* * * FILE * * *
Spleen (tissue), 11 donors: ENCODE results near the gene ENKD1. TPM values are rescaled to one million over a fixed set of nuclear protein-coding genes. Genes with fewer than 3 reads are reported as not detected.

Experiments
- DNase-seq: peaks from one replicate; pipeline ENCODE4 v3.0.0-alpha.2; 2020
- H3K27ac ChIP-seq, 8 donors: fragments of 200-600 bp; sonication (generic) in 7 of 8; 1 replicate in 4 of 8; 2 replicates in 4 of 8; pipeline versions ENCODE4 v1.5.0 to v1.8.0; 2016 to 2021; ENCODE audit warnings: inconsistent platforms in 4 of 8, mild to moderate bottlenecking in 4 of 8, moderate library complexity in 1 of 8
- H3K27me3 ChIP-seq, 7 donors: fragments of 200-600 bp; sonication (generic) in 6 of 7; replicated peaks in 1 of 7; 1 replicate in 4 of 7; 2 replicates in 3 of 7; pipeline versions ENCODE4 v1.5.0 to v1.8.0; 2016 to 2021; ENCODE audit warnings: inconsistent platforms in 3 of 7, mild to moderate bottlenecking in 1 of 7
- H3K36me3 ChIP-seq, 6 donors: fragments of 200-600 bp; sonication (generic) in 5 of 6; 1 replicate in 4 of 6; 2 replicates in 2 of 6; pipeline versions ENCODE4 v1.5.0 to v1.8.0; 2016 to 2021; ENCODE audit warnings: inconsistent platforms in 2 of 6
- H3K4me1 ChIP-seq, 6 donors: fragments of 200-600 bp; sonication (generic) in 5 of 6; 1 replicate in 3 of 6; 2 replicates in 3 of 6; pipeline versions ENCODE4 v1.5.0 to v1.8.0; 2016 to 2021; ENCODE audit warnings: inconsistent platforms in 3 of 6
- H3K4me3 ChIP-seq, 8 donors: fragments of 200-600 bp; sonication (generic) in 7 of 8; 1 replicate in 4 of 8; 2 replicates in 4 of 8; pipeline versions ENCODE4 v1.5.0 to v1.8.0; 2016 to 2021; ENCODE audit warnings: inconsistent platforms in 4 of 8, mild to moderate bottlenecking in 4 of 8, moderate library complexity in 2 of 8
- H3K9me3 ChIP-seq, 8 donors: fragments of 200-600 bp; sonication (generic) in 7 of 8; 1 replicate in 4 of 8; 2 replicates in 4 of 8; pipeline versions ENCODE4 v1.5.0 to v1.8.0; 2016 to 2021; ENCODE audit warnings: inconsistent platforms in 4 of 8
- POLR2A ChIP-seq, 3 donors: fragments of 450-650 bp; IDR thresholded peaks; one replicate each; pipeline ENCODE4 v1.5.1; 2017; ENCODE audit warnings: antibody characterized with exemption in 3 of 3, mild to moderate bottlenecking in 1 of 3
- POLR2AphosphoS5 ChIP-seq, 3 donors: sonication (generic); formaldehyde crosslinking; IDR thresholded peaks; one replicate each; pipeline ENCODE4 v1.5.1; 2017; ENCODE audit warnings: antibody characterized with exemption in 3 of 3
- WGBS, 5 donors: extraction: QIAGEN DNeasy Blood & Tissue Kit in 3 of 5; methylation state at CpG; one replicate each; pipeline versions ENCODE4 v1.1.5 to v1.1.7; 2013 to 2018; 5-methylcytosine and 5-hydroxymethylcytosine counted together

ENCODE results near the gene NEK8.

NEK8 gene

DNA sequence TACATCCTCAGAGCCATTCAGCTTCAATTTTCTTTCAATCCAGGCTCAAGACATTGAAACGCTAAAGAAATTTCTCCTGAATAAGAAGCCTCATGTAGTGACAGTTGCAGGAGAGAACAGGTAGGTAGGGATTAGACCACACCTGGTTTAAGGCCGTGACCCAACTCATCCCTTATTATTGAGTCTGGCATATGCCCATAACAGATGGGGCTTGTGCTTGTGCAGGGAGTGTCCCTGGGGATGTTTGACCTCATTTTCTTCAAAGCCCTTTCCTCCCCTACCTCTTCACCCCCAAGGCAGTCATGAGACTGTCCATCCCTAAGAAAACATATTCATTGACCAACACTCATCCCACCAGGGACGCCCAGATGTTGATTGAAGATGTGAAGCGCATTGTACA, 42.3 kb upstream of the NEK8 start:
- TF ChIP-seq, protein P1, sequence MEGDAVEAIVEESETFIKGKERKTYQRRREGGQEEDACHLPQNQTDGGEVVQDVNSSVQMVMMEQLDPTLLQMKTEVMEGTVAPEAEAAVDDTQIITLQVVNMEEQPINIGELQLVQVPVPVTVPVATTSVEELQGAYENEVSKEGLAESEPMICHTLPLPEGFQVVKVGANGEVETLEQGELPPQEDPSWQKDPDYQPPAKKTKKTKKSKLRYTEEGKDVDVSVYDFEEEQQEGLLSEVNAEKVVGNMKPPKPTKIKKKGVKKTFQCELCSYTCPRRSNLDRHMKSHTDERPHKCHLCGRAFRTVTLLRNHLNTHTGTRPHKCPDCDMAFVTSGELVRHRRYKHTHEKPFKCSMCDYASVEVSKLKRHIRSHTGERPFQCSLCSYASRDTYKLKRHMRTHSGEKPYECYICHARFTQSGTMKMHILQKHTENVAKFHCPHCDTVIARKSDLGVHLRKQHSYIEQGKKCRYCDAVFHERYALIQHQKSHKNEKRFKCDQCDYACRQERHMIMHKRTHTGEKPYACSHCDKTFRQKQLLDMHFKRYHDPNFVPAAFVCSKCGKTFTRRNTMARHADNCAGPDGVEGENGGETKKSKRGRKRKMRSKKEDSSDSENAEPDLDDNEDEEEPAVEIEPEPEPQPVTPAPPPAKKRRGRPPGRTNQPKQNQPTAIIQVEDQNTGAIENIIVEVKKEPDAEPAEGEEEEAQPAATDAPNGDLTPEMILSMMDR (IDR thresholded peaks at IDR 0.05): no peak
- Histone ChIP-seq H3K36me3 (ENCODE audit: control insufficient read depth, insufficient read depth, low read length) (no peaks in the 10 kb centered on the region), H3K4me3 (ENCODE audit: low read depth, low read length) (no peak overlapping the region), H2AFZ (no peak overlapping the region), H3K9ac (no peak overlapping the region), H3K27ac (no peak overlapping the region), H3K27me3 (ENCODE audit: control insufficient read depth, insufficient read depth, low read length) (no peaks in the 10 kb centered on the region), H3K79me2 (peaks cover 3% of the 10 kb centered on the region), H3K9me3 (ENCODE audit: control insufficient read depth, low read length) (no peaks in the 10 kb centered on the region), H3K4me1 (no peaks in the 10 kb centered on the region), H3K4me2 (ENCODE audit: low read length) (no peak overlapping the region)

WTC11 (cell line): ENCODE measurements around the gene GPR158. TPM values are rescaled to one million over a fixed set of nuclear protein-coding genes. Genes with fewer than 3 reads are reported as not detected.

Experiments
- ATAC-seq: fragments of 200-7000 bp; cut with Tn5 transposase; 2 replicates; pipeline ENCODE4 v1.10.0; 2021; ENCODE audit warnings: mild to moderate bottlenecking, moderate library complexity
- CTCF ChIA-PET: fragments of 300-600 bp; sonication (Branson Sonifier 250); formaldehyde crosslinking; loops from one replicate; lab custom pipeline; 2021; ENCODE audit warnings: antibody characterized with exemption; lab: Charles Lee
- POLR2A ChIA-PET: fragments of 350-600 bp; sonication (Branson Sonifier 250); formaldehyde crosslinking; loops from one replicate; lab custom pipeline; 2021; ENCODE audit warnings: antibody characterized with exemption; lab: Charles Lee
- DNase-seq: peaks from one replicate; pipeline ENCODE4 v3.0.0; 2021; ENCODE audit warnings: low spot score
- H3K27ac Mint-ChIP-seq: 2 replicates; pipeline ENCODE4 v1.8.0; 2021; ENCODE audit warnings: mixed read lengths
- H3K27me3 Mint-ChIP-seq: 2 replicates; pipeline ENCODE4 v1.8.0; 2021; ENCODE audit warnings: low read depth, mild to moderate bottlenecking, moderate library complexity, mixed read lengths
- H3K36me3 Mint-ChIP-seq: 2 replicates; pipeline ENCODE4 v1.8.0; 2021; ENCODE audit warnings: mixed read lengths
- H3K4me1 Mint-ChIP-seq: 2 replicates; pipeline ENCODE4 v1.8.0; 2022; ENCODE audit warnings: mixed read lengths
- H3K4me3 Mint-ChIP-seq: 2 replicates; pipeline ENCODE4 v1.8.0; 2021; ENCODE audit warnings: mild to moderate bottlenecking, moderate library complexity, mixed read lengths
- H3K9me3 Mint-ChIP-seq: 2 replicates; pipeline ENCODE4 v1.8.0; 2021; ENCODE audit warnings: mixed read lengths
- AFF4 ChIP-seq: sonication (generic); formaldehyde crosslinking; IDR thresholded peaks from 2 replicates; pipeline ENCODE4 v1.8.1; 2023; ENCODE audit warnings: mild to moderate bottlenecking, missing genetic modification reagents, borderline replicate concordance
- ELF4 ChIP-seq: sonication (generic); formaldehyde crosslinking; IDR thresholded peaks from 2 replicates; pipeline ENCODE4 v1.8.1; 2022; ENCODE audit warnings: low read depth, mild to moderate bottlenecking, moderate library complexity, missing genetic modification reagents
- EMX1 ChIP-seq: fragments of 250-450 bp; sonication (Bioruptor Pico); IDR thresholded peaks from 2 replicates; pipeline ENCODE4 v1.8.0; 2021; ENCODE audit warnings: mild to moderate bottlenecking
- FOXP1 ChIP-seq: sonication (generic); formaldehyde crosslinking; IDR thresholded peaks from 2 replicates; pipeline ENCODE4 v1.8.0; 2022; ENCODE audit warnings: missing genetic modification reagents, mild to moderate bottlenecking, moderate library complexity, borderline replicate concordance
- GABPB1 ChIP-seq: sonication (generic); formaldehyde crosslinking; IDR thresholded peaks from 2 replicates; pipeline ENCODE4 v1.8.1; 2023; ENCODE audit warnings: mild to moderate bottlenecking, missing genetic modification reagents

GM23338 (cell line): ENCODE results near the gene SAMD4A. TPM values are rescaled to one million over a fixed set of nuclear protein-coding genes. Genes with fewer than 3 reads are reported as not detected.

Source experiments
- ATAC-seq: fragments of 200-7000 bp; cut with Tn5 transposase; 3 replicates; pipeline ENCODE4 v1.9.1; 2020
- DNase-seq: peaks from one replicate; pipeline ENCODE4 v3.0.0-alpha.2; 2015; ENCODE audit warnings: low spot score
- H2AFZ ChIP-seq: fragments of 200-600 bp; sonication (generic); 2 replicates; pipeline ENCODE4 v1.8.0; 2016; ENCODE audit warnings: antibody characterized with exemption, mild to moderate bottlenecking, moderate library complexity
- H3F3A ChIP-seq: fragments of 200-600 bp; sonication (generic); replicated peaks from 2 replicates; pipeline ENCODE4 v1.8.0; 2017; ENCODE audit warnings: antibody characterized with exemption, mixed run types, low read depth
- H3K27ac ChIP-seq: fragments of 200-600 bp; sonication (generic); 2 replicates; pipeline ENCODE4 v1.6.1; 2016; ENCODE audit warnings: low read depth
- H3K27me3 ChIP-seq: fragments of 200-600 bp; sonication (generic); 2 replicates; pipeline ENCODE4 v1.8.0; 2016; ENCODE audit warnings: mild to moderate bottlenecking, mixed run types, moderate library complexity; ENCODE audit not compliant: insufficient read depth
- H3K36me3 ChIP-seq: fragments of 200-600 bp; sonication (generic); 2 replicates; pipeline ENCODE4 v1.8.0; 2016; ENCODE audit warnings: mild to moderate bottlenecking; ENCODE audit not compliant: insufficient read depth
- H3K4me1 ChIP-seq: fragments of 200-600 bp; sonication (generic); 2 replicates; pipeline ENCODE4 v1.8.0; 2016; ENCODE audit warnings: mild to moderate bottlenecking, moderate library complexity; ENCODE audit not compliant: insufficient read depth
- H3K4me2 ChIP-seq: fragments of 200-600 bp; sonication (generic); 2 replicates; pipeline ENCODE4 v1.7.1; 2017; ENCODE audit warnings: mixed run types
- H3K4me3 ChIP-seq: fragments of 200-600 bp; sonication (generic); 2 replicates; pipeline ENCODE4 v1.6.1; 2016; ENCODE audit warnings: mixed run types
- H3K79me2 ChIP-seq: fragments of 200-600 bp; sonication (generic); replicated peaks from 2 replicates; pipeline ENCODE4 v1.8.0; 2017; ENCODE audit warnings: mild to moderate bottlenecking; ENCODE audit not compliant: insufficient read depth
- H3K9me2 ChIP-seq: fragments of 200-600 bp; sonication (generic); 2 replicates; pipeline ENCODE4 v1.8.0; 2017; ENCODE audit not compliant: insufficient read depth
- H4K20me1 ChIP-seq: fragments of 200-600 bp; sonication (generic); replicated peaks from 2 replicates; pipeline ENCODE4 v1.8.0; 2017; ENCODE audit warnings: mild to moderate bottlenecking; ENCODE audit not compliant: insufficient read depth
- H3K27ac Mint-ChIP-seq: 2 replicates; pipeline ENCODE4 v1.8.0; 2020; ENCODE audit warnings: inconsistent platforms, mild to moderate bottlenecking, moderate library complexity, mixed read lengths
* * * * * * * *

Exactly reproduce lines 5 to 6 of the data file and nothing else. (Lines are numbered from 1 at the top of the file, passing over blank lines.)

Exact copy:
- H3K27me3 ChIP-seq, 7 donors: fragments of 200-600 bp; sonication (generic) in 6 of 7; replicated peaks in 1 of 7; 1 replicate in 4 of 7; 2 replicates in 3 of 7; pipeline versions ENCODE4 v1.5.0 to v1.8.0; 2016 to 2021; ENCODE audit warnings: inconsistent platforms in 3 of 7, mild to moderate bottlenecking in 1 of 7
- H3K36me3 ChIP-seq, 6 donors: fragments of 200-600 bp; sonication (generic) in 5 of 6; 1 replicate in 4 of 6; 2 replicates in 2 of 6; pipeline versions ENCODE4 v1.5.0 to v1.8.0; 2016 to 2021; ENCODE audit warnings: inconsistent platforms in 2 of 6